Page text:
Predictors of Self-Medication in Iran: A Notional Survey Study

Document Type : Research article


1 Department of Health Service Management, School of Health, Jundishapur University of Medical Sciences, Ahvaz, Iran.

2 Health Human Resources Research Center, School of Management and Information Sciences, Shiraz University of Medical Sciences, Shiraz, Iran.


While logical use of medicine is a priority in all health systems, people do self-medication- mainly using Nonprescription Drugs or Over the Counter (OTC) drugs- for different reasons. Self-medication is rising in many developing countries that could increase healthcare expenditure. The present study aimed to find the self-medication rate and predisposing, enabling, and need factors affecting it based on the Anderson behavioral model in the Iranian population. The present study uses 22470 households’ data acquired from Iranian utilization of healthcare survey at the national level (2016). Due to the study objective, the data of 13005 people who were over 15 years old and had outpatient healthcare needs two weeks before the survey. The survey included a binary question about self-medication, which is considered a dependent variable. Age, gender, marital status, literacy, job status, socio-economic status, location, basic health insurance, complementary health insurance, and need for health services were considered as independent variables. Data were analyzed using logistic regression. The self-medication rate was calculated at 26.3% that was different among different subgroups of the population. According to the model estimates, married (OR = 0.80, CI = 0.71-0.91) and housekeepers (OR = 0.79, CI = 0.67-0.93) had significantly lower self-medication. Moreover, the urban population (OR = 1.29, CI = 1.17-1.43), people without basic (OR = 1.32, CI = 1.10-1.58), and supplementary (OR = 1.18, CI = 1.04-1.35) health insurance and also people who had two or higher number of outpatient healthcare needs had significantly more self-medication (OR = 2.96, CI = 2.67-3.29). It can be concluded that need, enabling, and predisposing factors are respectively the main determinants of self-medication behavior. From a policy point of view, increasing effective health insurance coverage with a focus on people who have more health care needs can be helpful.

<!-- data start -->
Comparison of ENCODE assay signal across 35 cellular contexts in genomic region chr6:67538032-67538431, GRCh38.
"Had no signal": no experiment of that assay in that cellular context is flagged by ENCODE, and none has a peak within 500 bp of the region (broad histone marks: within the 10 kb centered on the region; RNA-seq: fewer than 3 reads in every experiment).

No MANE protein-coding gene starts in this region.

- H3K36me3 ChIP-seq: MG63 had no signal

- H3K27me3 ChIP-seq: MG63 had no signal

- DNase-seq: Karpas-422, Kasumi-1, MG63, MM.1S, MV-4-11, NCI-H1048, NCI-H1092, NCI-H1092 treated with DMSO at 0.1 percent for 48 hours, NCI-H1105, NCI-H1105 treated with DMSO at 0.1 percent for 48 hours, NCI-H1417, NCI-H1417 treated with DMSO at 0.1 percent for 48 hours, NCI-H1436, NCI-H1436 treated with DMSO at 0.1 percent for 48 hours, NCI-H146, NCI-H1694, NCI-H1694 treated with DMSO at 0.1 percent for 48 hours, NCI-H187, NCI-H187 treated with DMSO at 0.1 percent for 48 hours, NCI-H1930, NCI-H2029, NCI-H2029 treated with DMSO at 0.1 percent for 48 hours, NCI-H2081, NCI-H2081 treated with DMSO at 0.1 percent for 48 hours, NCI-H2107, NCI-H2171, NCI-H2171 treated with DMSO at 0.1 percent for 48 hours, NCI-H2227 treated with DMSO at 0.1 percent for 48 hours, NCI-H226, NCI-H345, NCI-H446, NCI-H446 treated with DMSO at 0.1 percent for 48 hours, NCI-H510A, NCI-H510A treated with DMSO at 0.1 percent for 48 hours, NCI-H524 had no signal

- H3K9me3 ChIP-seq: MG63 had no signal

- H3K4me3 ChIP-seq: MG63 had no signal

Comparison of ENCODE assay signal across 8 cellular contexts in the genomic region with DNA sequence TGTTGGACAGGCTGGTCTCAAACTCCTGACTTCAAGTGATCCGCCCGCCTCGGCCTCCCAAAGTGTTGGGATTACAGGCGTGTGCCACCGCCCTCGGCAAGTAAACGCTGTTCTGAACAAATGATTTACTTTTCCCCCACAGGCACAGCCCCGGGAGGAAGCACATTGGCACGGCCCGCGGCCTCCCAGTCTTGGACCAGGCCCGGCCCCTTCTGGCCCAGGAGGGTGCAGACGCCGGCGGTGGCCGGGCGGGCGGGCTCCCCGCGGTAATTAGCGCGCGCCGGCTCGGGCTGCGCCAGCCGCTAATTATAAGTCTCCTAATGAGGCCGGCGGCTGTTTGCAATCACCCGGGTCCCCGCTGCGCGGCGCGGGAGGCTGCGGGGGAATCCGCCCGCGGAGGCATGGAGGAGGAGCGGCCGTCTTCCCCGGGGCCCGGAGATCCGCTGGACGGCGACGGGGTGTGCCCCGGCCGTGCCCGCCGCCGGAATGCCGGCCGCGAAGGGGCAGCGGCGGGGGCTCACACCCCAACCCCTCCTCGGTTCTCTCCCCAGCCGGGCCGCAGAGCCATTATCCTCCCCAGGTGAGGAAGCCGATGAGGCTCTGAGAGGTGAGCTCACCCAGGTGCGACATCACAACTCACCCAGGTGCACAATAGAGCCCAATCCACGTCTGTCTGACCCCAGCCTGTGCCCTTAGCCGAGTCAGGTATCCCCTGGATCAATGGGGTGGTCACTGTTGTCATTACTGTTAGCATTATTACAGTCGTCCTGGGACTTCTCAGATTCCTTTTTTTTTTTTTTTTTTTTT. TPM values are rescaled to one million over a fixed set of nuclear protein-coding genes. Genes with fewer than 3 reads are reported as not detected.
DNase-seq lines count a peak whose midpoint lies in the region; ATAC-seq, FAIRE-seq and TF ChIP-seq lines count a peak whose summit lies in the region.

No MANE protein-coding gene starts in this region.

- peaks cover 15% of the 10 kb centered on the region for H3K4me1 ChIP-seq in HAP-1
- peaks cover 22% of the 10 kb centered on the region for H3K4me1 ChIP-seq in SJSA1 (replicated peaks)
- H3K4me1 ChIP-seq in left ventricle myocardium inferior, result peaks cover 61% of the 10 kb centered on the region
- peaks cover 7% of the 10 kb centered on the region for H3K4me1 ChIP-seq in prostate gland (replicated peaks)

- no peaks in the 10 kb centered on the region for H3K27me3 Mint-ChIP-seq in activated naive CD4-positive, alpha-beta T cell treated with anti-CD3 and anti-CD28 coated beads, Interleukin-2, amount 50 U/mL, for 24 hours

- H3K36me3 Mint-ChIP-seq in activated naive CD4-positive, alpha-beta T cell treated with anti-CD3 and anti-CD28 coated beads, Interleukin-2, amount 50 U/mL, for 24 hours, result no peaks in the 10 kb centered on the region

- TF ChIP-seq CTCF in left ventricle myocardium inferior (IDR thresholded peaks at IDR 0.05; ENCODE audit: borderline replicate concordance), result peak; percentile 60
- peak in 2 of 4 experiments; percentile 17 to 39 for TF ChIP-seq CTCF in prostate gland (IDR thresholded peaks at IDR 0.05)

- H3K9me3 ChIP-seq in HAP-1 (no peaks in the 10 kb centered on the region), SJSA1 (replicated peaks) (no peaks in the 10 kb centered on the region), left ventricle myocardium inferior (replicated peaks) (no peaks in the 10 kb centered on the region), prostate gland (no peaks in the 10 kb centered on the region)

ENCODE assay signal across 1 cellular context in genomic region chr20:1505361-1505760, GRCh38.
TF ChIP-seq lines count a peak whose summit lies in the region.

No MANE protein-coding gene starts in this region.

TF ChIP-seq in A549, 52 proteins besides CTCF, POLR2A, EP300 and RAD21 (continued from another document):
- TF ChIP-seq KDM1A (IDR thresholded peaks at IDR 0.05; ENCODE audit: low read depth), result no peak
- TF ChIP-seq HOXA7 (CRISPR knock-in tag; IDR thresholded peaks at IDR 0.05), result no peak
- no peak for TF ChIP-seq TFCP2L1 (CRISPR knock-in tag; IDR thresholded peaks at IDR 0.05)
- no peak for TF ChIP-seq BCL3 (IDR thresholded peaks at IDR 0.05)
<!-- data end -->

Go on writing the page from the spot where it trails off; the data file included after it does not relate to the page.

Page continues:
Graphical Abstract

Predictors of Self-Medication in Iran: A Notional Survey Study